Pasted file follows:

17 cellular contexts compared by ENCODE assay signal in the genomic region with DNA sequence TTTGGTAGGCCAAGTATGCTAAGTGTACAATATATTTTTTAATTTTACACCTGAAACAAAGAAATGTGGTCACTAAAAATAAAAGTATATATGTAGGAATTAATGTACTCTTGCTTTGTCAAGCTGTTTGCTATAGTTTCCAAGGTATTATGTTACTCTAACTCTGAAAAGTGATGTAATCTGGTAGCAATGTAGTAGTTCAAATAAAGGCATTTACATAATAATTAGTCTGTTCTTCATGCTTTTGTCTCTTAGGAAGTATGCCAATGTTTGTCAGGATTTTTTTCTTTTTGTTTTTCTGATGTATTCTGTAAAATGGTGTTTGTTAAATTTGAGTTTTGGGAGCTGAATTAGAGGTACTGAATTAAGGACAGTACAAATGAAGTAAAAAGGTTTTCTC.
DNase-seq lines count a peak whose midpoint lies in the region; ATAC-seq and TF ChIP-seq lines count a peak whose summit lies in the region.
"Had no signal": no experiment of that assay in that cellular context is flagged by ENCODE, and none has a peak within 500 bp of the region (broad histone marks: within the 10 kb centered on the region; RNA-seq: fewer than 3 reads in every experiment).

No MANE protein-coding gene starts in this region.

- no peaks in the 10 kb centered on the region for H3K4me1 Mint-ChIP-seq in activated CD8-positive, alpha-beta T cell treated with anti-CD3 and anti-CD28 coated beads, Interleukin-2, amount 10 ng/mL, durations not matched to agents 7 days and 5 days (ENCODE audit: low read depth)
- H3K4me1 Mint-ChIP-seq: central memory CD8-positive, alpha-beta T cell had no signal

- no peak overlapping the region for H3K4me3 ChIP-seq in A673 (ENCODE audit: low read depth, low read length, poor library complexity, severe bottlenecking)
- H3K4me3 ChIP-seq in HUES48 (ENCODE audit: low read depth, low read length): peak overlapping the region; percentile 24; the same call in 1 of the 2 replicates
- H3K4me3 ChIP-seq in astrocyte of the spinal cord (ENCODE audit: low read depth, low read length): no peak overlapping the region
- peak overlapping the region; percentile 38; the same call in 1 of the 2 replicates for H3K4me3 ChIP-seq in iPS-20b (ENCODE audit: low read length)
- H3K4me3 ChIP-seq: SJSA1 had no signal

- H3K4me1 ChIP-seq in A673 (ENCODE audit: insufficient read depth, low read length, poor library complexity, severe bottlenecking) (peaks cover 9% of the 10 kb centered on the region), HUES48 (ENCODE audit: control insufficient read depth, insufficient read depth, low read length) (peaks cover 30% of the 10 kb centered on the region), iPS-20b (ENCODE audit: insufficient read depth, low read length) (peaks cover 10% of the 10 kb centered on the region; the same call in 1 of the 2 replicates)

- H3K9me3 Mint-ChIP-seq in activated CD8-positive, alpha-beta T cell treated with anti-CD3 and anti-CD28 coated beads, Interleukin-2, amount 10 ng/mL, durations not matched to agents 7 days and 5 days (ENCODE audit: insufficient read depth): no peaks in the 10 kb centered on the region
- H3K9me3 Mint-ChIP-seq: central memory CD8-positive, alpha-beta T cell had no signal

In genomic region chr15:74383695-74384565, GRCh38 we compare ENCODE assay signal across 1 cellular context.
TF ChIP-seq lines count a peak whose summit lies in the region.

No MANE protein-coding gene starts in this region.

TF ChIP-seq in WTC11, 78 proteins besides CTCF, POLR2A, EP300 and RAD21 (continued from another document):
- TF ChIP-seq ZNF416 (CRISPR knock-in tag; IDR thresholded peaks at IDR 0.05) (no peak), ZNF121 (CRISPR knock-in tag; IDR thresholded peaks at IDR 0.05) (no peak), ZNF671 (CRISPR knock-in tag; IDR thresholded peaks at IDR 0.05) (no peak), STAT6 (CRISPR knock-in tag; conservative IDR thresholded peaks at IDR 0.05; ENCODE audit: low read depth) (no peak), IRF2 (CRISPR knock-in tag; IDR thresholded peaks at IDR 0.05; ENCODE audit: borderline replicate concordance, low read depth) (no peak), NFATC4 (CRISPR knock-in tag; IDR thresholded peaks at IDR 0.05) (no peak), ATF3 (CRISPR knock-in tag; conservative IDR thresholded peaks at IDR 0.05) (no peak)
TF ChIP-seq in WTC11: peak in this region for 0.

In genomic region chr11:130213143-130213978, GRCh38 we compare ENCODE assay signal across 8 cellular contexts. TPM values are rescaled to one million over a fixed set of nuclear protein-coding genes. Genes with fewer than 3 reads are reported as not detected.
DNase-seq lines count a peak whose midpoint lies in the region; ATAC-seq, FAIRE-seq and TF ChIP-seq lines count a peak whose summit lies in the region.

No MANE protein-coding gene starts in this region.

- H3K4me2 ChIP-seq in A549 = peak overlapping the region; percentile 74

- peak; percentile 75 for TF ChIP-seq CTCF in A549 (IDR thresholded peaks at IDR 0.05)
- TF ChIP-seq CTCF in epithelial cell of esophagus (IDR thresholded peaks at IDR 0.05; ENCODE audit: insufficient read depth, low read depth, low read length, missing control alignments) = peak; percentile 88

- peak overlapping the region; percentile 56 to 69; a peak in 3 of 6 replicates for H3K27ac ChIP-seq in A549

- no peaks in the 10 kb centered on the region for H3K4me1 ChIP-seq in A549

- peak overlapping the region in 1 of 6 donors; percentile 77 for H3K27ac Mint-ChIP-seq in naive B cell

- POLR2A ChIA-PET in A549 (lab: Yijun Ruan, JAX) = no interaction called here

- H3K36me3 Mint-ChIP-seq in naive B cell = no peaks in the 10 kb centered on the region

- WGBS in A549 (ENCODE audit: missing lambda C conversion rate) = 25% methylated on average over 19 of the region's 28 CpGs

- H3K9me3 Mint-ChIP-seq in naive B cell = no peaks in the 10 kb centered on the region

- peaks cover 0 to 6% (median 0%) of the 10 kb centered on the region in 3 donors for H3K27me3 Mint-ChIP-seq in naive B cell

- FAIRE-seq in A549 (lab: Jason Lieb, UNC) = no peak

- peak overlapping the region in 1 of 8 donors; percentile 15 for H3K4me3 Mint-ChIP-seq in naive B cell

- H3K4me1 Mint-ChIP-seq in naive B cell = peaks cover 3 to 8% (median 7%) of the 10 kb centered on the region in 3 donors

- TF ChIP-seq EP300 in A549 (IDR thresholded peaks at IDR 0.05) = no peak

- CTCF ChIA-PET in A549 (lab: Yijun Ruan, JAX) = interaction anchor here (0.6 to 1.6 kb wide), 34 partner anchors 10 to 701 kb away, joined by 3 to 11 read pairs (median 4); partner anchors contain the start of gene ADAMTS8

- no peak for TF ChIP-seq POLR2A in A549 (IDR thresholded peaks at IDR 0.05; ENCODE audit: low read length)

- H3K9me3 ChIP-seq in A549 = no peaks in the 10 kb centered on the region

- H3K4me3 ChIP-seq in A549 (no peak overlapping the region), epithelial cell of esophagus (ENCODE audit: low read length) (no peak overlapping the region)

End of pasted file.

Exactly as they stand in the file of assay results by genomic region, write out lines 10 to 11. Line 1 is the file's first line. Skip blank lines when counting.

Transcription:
- peak overlapping the region; percentile 38; the same call in 1 of the 2 replicates for H3K4me3 ChIP-seq in iPS-20b (ENCODE audit: low read length)
- H3K4me3 ChIP-seq: SJSA1 had no signal